OP
camus

camus

Registered
Joined
Aug 13, 2002
Location
colorado
Ok folks, I truly appreciate the replies. I have been messing around with the FSP psu a little bit. It is now powering my PC with the specs listed above, the 955BE and 6850 system, blah blah... To reiterate it is a FSP Group Everest 800w.

In the bios, and using software as I am broke and cannot afford a new PSU let alone a DMM, my -12v rail always seems to be dipping around -3-5v. Here is the catch:

The PSU makes very tiny clicks when I first push the power button, and takes anywhere from 5-10 minutes to power on. I went in the bios and enabled every single option for powering on by alternative sources other than the power switch, like keyboard, mouse, and even the physical PSU switch itself. So, again being daft, what is wrong with it? The clicks it makes are almost inaudible and I have to hold my ear against the case itself to hear them. After waiting 5-10 minutes the system powers on, and as I'm dual booting Windows 7 and XP sp3, randomly swapping around different sata optical and hard disk drives, the thing shows me absolutely NO performance or stability issues that I have encountered in the past with other failing PSU.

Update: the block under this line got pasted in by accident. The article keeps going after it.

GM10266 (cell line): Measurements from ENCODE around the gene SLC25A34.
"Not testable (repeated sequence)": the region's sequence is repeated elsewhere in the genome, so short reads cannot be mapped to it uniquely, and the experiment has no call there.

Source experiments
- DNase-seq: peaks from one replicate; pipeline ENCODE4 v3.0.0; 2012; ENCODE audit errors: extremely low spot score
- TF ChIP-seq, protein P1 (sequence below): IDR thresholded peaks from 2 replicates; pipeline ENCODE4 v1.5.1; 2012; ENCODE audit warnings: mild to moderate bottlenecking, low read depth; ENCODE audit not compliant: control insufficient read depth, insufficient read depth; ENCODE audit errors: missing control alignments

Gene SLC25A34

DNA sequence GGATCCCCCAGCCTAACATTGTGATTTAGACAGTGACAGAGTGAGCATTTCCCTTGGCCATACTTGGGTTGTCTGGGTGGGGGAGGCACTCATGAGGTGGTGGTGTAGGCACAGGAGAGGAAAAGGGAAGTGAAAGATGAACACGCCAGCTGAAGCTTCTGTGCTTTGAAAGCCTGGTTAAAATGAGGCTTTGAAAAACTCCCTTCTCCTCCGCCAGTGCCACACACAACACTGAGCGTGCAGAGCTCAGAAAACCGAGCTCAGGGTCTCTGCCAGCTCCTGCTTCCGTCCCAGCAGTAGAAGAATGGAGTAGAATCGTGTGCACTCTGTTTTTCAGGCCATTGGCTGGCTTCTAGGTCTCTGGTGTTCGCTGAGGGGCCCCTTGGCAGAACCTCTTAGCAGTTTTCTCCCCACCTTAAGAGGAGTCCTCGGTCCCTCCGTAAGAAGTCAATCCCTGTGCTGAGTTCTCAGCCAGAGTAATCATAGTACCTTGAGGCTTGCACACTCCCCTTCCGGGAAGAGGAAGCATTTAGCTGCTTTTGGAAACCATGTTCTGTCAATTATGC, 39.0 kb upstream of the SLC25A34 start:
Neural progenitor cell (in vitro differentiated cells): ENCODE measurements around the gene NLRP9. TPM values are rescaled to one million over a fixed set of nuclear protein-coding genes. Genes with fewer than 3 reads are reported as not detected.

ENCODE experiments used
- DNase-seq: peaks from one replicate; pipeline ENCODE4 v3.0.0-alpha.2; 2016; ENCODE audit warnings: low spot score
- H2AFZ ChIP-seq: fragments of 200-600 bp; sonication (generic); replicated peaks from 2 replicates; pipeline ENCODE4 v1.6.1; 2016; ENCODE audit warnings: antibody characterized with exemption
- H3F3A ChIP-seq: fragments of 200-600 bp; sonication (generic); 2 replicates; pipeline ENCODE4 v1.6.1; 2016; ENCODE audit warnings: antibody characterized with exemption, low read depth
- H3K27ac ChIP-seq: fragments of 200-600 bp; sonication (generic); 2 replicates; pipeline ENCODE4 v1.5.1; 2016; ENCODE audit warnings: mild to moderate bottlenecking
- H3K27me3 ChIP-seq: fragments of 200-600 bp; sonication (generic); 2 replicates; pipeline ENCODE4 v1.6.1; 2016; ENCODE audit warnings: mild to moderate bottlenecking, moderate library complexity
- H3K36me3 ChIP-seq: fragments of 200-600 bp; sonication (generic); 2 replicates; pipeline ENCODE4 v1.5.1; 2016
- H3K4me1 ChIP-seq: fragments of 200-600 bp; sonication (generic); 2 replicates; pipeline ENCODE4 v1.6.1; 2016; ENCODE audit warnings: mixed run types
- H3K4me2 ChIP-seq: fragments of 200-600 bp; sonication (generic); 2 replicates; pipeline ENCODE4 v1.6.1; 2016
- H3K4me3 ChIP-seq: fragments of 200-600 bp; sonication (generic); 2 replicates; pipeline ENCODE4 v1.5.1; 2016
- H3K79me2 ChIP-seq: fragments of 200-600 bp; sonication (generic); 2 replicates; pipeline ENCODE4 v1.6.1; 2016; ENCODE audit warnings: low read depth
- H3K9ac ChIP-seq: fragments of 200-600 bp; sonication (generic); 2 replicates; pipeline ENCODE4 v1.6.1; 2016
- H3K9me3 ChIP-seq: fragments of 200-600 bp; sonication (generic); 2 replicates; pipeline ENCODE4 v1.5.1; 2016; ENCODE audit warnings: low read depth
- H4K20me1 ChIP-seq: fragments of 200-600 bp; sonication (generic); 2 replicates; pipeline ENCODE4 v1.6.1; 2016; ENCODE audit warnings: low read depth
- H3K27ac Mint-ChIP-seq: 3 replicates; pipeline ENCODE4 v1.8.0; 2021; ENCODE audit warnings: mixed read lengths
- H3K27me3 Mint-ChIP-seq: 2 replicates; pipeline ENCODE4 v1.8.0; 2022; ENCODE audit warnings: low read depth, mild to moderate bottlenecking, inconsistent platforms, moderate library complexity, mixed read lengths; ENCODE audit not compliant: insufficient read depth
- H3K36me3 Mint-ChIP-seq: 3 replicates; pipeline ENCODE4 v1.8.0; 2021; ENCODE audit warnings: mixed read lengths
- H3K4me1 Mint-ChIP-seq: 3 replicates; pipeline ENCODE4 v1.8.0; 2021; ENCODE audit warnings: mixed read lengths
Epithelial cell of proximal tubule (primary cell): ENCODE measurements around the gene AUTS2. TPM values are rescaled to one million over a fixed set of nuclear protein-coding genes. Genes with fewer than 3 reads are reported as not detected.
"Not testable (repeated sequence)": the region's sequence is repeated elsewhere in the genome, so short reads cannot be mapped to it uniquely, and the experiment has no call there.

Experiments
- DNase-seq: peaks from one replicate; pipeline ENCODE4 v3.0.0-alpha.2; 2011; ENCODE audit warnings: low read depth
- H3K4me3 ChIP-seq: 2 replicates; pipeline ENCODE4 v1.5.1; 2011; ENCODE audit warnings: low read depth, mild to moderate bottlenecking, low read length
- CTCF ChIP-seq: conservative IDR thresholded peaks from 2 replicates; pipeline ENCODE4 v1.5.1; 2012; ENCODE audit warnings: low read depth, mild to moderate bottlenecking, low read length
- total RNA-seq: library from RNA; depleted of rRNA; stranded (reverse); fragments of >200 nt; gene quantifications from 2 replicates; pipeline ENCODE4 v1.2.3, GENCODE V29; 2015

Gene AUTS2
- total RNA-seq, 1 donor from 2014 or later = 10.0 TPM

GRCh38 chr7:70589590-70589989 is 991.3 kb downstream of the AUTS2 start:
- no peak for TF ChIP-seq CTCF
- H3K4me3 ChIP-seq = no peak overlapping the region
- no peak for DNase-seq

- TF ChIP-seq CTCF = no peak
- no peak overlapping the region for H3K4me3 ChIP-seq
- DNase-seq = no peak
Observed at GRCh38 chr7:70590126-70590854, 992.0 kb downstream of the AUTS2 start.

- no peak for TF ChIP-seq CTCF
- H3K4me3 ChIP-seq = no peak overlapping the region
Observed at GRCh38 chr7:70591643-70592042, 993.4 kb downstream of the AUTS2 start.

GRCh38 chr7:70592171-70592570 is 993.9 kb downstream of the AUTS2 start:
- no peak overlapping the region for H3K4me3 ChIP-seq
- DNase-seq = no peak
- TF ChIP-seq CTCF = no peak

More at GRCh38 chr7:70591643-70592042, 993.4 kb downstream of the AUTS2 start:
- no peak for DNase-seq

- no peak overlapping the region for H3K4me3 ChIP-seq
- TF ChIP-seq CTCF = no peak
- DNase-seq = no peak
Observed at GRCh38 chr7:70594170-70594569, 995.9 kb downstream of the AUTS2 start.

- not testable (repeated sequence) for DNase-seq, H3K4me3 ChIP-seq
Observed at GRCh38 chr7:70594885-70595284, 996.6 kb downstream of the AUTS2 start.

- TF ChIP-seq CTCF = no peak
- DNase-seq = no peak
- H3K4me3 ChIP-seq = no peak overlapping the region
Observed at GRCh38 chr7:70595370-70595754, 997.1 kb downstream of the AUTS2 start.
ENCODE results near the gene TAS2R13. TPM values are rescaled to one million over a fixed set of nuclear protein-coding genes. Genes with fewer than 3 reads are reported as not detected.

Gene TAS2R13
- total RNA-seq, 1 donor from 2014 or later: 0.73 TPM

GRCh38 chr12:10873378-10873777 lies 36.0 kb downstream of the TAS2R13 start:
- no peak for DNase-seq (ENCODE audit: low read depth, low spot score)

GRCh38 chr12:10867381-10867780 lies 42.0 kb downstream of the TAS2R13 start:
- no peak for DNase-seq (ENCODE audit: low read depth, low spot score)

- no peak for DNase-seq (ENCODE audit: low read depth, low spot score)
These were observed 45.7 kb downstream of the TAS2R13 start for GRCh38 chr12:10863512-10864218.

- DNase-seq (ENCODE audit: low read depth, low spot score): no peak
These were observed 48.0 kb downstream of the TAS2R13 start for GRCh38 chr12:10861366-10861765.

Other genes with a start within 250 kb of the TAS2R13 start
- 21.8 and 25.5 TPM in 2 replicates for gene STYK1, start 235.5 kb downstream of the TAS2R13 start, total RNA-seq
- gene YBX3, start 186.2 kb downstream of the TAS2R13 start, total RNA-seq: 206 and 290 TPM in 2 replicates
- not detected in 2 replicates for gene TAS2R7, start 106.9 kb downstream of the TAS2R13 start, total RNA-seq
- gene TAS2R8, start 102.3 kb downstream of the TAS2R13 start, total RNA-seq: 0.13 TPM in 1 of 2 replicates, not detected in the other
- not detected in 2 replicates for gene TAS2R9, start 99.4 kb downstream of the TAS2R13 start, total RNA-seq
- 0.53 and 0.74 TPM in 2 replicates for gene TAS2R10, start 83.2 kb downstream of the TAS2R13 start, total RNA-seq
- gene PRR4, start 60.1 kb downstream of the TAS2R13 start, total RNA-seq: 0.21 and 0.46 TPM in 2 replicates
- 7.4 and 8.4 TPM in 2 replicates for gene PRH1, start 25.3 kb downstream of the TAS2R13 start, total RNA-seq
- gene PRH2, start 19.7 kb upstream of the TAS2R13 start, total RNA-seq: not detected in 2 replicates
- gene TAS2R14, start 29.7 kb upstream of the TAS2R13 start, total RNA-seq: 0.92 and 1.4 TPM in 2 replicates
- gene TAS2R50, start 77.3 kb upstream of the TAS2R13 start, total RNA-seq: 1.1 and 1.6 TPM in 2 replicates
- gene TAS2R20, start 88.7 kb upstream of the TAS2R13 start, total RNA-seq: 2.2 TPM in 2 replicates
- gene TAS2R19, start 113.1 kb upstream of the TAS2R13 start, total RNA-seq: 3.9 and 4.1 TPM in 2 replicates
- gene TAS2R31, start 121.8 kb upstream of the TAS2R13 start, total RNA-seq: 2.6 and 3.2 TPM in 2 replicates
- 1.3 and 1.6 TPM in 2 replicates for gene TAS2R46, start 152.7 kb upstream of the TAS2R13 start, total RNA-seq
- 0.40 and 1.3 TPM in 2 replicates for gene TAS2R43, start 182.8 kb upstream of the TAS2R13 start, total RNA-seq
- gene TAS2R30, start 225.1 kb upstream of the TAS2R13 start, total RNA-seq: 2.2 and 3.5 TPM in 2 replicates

THAT being said, the motherboard that is running this system, a gigabyte 880GMA with two 12v rails, is the one that seems to be having issues. This is because on an old Asus A8N-VM micro atx system with only ONE 12v rail, the PSU has no trouble starting up immediately. So I guess I've narrowed it down to at least the "CPU-2" labeled 12v cable or something like that... I really don't know much about it, my apologies.